When running a call-center setup where you strive to be 100% available at all times, it is important not to assume that your PBX, Internet links or even VoIP carrier will be 100% reliable.

In this post, we will try to explain why it’s important to have multiple SIP peers and to use a secondary SIP peer properly.

When configuring Asterisk, it is possible to activate a feature for each SIP peer called “qualify“. This feature acts as a keep-alive mechanism (SIP OPTIONS) and makes sure your peer is always up and responds in the expected manner – ping measurement. When your sip peer is not responding or its ping latency is too high, Asterisk will mark the peer as LAGGED and will act as a failed response (DIALSTATUS=CHANUNAVAIL).

So your SIP peer should look something like this:

; sip.conf entry
; CommPeak Tokyo POP
[commpeak-jp]
type=peer
host=tokyo.sip.commpeak.com
qualify=130 ; Our average ping is 85ms
username=123
password=456
disallow=all
allow=g729
allow=ulaw
context=commpeak

So what happens now is, if tokyo.sip.commpeak.com will have ping latency higher than 130ms or no reply it all, Asterisk won’t bother using it and therefore there won’t be any delays when initiating Dial() calls to it. This will make sure that both your SIP peer is alive and is in proper shape, and it won’t cause any unplanned delays in your dial-plan execution in case something goes wrong. Now we’ll want to have a fail-over SIP peer, so let’s write our secondary SIP peer:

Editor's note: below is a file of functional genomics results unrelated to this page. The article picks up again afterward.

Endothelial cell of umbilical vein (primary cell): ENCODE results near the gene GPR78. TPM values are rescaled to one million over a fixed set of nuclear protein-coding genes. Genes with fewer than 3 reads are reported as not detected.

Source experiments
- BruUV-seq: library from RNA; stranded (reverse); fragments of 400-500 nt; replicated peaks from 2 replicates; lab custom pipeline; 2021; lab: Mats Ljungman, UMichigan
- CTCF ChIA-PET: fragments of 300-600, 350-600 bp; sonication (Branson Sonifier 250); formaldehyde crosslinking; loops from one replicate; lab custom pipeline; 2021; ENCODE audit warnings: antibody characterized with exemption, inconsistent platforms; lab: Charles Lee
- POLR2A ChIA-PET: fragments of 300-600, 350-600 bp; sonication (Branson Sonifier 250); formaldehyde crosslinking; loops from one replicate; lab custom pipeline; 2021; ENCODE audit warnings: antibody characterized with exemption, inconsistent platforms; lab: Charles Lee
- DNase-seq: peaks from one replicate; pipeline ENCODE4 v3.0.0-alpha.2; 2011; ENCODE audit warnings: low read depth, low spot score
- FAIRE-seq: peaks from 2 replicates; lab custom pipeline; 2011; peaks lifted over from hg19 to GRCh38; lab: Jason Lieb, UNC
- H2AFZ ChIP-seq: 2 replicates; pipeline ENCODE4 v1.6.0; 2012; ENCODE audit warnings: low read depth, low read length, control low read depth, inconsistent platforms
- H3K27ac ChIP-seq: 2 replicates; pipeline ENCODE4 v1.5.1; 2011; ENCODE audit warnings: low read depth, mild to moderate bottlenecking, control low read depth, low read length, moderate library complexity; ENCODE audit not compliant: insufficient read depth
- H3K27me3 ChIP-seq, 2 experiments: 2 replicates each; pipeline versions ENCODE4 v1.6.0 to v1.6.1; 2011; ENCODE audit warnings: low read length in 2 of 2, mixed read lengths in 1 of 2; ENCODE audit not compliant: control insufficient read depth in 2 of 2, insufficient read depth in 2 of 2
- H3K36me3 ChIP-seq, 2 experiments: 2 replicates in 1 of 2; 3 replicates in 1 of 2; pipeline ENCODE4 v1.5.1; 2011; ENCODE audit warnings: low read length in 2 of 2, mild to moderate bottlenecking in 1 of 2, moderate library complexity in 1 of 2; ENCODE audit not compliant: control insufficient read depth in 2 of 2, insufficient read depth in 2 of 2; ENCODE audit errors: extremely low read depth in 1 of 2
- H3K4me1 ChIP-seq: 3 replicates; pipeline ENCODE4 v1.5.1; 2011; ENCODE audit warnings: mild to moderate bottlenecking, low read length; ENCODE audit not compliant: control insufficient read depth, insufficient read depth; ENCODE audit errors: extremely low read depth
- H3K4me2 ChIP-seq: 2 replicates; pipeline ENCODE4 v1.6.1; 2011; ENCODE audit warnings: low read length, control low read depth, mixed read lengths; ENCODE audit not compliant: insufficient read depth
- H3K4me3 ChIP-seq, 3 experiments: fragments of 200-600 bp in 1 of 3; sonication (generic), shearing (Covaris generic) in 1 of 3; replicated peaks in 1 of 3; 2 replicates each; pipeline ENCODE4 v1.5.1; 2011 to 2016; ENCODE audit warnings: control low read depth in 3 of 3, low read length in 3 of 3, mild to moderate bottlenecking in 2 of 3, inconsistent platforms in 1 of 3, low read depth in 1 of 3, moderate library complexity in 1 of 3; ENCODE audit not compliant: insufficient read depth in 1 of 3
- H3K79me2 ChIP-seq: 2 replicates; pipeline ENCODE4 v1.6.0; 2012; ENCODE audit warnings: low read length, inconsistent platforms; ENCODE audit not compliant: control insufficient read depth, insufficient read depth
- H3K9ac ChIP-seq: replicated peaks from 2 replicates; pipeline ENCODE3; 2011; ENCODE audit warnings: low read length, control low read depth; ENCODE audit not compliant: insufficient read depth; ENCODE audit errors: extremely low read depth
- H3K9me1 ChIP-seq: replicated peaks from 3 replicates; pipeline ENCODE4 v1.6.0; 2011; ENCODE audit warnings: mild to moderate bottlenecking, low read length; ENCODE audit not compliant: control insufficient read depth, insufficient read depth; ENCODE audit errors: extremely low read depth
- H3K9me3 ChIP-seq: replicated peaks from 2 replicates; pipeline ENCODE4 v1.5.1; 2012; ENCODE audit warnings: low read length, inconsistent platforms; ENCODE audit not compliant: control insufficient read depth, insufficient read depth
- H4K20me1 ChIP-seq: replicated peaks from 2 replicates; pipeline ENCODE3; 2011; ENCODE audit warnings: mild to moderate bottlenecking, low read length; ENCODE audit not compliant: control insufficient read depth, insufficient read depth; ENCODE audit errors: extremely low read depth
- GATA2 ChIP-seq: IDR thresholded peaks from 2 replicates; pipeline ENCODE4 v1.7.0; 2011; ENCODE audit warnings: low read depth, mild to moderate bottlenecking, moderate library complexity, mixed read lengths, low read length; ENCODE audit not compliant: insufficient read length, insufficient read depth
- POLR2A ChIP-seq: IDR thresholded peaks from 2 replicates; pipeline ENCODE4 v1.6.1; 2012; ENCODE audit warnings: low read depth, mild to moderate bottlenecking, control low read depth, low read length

; sip.conf entry
; CommPeak Singapore POP
[commpeak-sg]
type=peer
host=singapore.sip.commpeak.com
qualify=150 ; Our average ping is 100ms
username=123
password=456
disallow=all
allow=g729
allow=ulaw
context=commpeak

People normally do the following in order to have a fail-over:

exten => _X.,1,Noop("Sending calls through CommPeak")
exten => _X.,n,Dial(SIP/commpeak-jp/${EXTEN}
exten => _X.,n,Dial(SIP/commpeak-sg/${EXTEN}

The problem with this approach is that if the number to which you dialed is simply BUSY or any other status not related to the health of your SIP peer, then this would still engage a second call through the second peer.

A more proper way to do this would be to read the DIALSTATUS code and only engage with the second peer if DIALSTATUS=CHANUNAVAIL, please see the multiple examples in VoIP-Info as there are multiple ways of doing this, based on your dialplan (either by using Macro, GotoIf or AEL2 logic).

Want to learn more? Here are some relevant references:

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